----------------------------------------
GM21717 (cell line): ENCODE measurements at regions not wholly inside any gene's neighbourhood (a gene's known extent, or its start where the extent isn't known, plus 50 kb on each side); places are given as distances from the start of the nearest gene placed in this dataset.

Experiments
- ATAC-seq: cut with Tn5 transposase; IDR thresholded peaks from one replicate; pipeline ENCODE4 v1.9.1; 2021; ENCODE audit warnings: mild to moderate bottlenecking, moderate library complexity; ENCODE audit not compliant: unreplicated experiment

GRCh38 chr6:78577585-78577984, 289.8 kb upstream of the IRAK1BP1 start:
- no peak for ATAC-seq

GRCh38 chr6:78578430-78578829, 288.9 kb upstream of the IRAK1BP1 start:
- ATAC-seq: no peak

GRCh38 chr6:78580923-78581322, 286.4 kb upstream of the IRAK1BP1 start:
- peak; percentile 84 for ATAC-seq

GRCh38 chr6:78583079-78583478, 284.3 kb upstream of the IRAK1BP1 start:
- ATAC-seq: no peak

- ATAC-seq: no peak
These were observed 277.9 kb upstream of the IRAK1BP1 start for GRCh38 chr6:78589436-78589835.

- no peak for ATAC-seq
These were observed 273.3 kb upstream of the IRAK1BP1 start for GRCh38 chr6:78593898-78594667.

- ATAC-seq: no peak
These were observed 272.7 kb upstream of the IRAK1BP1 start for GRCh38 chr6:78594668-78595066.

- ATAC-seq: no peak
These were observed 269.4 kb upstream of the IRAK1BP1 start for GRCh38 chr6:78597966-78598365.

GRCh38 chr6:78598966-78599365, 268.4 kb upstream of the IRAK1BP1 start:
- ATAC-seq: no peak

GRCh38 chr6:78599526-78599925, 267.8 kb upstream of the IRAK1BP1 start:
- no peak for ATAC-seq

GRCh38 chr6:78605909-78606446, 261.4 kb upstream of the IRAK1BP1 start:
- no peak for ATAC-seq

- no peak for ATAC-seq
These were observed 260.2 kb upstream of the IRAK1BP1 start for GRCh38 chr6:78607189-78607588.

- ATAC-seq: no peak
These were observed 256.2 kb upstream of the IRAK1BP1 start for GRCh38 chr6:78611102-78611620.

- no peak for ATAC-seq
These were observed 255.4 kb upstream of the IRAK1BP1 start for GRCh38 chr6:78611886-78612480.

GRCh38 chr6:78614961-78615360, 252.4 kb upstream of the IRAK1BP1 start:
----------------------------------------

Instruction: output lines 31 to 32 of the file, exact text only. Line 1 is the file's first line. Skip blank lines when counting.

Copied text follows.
These were observed 255.4 kb upstream of the IRAK1BP1 start for GRCh38 chr6:78611886-78612480.

GRCh38 chr6:78614961-78615360, 252.4 kb upstream of the IRAK1BP1 start: